By StLawyer on 2013 11 01, 10:02 am CST
I knew it! I knew getting a law license would be a ball and chain career wise. A red flag or black mark so to speak. Now there is corroboration.
By SME on 2013 11 01, 2:17 pm CST
RecentGrad—> The answer is NO. They are not bound by the rules of ethics. What leverage would there be? The punishment that the bar has for those who violate ethics rules is suspension or removal of their license. How could they do that to a JD who does not have a license? Also, the fact that having a JD “helps them out a lot” is irrelevant. In that respect it’s no different than other advanced degree or educational background.
By SME on 2013 11 01, 2:22 pm CST
4—> You are a luminary! There are many who are looking to travel in the opposite direction as you (see 13’s comments).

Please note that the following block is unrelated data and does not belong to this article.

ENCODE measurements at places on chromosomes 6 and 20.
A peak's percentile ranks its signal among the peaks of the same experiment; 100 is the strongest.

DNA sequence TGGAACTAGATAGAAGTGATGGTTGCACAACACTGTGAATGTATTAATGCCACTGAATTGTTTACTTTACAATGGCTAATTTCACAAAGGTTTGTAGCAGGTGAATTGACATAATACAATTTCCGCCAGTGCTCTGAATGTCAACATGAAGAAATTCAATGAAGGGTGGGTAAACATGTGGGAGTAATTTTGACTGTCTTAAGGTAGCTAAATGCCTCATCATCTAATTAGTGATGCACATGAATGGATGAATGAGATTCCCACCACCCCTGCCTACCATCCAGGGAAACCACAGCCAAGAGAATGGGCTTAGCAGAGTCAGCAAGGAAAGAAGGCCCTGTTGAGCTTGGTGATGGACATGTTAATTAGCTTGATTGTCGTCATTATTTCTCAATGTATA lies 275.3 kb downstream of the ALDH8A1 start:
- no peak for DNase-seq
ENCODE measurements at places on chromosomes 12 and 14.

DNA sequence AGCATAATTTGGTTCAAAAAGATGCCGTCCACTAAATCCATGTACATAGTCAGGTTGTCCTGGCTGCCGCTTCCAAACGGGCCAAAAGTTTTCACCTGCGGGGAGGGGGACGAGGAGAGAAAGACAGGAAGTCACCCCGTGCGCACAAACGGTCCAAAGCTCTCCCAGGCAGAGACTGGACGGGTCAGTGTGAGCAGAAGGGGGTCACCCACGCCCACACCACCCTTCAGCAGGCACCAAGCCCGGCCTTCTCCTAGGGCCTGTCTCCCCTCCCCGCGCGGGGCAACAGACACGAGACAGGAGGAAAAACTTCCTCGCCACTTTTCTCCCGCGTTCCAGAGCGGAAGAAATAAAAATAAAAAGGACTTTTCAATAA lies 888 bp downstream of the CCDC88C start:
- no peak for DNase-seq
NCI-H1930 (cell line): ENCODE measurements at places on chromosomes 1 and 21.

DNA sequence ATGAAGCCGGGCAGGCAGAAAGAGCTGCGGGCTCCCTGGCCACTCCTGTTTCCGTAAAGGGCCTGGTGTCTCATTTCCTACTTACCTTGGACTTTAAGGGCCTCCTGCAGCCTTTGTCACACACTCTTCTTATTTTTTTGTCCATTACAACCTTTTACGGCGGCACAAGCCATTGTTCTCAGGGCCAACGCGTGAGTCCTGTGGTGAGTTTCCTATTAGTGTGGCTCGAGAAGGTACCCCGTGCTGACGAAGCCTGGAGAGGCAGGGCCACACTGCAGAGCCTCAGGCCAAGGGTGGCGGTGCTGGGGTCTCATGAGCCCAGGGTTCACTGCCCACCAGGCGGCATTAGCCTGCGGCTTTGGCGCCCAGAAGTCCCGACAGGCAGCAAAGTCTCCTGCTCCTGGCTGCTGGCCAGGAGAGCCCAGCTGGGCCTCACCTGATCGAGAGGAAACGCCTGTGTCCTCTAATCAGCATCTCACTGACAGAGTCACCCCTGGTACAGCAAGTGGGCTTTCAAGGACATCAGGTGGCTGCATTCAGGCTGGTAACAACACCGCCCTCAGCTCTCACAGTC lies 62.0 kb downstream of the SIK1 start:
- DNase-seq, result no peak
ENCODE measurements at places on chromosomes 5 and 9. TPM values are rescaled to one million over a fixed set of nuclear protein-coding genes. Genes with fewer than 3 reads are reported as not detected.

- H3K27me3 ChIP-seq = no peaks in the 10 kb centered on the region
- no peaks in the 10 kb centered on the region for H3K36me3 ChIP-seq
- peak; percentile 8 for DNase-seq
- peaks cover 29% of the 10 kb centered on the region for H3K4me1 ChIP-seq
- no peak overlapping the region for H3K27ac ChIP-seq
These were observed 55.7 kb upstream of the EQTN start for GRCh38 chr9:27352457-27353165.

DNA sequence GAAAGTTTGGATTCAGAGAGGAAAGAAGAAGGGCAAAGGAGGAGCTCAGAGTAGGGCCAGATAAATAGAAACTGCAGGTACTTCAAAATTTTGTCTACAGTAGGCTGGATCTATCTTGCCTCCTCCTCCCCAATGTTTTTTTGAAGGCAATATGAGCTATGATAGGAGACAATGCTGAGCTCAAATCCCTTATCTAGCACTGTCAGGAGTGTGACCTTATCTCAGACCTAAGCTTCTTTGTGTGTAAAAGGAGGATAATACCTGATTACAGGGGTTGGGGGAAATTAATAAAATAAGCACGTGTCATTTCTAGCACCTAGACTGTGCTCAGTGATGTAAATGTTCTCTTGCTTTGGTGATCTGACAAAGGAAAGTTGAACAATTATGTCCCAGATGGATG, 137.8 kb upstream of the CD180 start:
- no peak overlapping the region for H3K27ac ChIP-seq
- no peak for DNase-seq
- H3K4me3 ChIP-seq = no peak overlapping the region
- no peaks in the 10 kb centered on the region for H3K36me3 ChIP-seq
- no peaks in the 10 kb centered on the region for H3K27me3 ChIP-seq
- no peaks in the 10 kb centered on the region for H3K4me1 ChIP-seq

By SME on 2013 11 01, 2:28 pm CST
How hard is this? Whether you are currently practicing law or not, if your state license is “active,” you have annual CLE requirements you must satisfy. Apart from that, if you’re not seeing clients, giving legal advice or otherwise holding yourself out as an attorney, the ethical rules are irrelevant. They are meant to apply to attorneys AS attorneys, not to attorneys by training, but currently acting as history professors, TV commentators, writers of fiction, businessmen or women, or Civil War reenactors.
By Alexander Hamilton on 2013 11 01, 5:47 pm CST